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Sunday, May 26, 2024

Arkansas strawberries arrive early, signaling start of fruit season


By Tracy Courage
U of A System Division of Agriculture

There’s good news for Arkansans looking forward to strawberry seasons: There’s no more waiting.  This year’s strawberries arrived one to two weeks earlier this month, with the season expected to peak in late April or early May.  “Normally our peak is closer to Mother’s Day, but we’ll peak earlier this year,” said Amanda McWhirt, extension fruit and vegetable horticulture specialist for the University of Arkansas System Division of Agriculture. “The temps warmed up earlier this year, and we were able to protect the plants through the cool spells. We may have had a little damage to the crowns from that ice and snow we had, but we were able to get row covers on them. With warm days in March, the plants started coming out of dormancy and started growing.” Strawberries suffer damage when temperatures dip below freezing, but most growers were able to get row crop covers on their plants. Randy Arnold, president of the Mid-American Strawberry Growers Association, said he’s seen just a little damage to some of his 75,000 strawberry plants at this farm near Alma. “I’m realizing just a little damage and seeing the smaller nubbins,” which he sells as seconds, he said.Arnold picked his first strawberry on April 1 and has been picking ever since to keep pace with demand. There’s often a waiting list at the Arnold Family farm Store on Highway 71 in Alma. “The demand is as big as I’ve seen it,” he said. “We picked 900 pounds today, and they were gone by 1:30 p.m.” In Central Arkansas, Barnhill Orchards was busy picking and selling quarts of berries at its drive-through at 277 Sandhill Road in Lonoke.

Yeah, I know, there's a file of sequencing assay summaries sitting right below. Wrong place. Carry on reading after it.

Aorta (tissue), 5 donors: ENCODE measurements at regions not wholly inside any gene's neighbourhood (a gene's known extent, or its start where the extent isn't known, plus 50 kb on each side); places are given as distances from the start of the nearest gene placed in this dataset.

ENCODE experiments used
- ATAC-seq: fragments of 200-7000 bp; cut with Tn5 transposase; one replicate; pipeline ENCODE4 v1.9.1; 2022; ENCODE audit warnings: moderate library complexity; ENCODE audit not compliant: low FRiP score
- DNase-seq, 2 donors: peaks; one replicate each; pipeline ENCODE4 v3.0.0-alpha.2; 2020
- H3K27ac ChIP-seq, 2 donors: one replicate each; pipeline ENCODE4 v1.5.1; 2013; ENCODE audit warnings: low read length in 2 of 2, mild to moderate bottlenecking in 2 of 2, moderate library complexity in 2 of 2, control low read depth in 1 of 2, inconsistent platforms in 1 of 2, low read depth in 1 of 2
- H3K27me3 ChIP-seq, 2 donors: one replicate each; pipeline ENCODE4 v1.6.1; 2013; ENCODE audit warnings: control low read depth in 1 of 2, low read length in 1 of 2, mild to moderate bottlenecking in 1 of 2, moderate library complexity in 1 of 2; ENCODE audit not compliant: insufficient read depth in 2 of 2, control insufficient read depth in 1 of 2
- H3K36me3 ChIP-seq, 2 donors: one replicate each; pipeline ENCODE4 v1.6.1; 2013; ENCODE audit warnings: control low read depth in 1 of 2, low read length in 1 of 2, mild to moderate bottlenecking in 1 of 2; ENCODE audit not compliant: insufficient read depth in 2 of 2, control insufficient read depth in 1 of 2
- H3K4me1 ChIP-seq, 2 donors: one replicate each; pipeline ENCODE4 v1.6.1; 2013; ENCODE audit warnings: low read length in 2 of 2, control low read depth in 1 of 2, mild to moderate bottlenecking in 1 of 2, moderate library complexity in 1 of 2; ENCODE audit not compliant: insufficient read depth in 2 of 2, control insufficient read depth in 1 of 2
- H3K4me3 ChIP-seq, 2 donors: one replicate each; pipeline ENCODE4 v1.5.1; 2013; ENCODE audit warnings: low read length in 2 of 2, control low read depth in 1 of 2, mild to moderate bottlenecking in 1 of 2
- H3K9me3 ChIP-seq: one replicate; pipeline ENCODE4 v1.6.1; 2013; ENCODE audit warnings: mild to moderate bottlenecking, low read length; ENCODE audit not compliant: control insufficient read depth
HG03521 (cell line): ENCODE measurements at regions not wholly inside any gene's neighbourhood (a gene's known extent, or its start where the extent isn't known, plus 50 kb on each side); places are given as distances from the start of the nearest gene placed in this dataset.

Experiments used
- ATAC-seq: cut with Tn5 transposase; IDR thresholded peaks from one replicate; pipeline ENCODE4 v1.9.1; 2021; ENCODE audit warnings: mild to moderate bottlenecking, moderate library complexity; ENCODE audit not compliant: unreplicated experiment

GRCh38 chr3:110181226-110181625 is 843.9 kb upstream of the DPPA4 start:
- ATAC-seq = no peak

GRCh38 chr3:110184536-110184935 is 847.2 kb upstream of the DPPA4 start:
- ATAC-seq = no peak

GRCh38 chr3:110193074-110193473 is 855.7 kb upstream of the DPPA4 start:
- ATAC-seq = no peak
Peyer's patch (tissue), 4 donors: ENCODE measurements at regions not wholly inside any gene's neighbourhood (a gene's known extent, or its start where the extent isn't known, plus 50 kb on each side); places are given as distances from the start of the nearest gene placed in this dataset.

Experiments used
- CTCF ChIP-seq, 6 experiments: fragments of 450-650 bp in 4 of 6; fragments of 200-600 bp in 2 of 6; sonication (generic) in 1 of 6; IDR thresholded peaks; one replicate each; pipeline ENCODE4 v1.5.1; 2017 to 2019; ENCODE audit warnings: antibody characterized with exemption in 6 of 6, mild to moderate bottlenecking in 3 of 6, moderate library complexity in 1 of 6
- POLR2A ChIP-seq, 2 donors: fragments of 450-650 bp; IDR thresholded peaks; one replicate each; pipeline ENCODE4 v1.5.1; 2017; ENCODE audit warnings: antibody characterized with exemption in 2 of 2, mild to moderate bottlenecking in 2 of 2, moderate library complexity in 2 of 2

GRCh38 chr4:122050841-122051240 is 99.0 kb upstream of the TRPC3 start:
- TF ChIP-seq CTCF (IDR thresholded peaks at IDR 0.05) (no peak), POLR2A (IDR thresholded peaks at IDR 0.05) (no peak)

“Our berries came in about a week early,” said Ekko Barnhill, who manages sales. “We have a new variety we are using — Ruby Junes. They are big strawberries, very red and sweet.  Our customers absolutely love them.”

Barnhill said her family planted 8 acres of berries this year, one more acre than last year. She expects peak harvest around the first or second week in May.

 “As the temp gets warmer, the berries put on faster,” she said. “The extra heat makes them a little sweeter, too.” 

To learn about extension programs in Arkansas, contact your local Cooperative Extension Service agent or visit www.uaex.uada.edu. Follow us on Twitter and Instagram at @AR_Extension. To learn more about Division of Agriculture research, visit the Arkansas Agricultural Experiment Station website: https://aaes.uark.edu. Follow on Twitter at @ArkAgResearch. To learn more about the Division of Agriculture, visit https://uada.edu/. Follow us on Twitter at @AgInArk. 

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Tammy Teague
Tammy Teague
Tammy is the heart behind the brand. Her tenacity to curate authentic journalism, supported by a genuine heart is one her many wholesome qualities.
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